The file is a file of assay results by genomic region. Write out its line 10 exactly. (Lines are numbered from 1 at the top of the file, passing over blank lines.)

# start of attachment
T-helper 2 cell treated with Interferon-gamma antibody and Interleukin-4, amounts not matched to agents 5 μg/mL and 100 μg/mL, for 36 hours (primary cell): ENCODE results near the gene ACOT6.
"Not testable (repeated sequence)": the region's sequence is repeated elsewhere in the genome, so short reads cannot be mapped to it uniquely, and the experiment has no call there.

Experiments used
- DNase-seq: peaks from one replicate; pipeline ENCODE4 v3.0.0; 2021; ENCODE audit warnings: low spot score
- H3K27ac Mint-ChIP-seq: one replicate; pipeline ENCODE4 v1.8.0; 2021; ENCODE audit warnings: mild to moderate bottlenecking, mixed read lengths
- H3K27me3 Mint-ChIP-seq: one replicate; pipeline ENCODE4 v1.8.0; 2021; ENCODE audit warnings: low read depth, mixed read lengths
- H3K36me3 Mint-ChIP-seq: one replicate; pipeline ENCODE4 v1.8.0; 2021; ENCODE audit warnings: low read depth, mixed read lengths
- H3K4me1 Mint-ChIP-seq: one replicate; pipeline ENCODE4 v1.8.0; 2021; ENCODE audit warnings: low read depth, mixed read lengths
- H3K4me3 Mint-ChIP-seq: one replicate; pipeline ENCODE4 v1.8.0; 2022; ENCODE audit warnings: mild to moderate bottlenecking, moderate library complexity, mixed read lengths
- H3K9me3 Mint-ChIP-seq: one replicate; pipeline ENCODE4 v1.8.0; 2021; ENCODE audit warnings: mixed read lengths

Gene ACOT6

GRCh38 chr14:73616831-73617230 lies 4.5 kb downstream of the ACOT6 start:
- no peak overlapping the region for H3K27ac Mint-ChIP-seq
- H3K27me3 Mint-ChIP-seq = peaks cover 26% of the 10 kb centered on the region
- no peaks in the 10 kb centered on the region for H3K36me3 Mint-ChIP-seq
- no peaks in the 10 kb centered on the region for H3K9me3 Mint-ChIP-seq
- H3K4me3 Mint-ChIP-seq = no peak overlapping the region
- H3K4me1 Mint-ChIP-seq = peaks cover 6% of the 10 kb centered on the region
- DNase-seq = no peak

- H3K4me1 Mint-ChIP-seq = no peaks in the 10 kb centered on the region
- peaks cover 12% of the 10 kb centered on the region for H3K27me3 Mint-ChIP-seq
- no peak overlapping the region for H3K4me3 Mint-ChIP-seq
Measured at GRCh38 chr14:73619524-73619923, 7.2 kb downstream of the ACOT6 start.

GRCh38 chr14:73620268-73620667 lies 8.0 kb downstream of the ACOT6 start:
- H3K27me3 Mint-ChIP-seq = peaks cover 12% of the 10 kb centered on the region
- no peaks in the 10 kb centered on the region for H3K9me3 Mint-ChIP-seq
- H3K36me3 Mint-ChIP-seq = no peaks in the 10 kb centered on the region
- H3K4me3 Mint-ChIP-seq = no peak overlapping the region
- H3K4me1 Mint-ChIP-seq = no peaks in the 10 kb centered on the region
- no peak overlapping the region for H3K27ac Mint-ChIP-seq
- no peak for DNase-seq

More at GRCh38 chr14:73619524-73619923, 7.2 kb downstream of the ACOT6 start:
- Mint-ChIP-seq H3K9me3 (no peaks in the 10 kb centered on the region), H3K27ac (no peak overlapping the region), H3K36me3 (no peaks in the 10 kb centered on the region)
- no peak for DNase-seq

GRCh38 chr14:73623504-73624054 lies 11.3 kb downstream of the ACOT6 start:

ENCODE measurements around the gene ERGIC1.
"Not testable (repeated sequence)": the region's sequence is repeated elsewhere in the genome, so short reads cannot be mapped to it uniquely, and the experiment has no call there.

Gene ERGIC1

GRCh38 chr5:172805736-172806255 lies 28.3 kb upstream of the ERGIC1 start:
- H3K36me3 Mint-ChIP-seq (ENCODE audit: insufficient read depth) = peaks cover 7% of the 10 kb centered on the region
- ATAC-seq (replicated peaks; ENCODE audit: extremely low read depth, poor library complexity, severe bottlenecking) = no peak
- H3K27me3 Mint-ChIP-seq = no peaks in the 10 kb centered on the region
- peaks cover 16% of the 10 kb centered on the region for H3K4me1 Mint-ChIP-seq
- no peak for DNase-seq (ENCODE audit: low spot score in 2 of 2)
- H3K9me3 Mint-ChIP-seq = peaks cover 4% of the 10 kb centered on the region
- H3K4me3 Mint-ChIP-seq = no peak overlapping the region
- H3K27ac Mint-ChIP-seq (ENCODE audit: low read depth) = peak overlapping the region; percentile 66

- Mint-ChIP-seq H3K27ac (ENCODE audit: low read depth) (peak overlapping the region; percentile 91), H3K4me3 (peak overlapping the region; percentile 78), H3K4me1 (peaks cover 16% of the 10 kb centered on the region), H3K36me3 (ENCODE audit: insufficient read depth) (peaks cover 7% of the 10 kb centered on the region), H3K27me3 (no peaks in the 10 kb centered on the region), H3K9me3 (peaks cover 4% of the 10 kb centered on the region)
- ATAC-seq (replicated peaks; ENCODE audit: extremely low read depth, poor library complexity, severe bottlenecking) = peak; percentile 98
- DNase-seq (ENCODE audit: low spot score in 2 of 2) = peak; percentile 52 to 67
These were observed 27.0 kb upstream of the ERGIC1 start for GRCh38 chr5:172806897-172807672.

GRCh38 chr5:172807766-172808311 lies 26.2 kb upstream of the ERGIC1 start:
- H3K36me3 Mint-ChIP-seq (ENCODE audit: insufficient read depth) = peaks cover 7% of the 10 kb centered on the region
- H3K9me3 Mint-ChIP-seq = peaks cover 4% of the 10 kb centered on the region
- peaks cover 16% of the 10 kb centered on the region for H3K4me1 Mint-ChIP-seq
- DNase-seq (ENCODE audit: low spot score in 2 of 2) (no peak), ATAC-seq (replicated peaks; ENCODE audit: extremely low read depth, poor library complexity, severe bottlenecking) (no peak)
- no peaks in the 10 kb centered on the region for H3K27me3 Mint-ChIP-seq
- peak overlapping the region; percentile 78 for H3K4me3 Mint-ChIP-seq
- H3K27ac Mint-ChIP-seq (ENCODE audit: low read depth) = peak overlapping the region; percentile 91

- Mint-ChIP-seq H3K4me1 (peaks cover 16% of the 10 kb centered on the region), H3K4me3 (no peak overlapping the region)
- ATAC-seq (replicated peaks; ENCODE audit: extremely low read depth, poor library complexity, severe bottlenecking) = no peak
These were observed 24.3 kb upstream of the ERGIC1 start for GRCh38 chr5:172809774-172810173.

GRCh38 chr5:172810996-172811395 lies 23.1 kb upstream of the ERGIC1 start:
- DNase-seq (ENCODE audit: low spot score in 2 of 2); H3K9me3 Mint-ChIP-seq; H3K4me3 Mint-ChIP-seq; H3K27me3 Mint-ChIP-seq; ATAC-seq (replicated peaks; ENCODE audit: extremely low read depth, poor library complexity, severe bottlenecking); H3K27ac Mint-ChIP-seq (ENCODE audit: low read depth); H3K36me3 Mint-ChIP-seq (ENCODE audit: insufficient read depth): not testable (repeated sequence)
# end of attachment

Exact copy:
- H3K9me3 Mint-ChIP-seq: one replicate; pipeline ENCODE4 v1.8.0; 2021; ENCODE audit warnings: mixed read lengths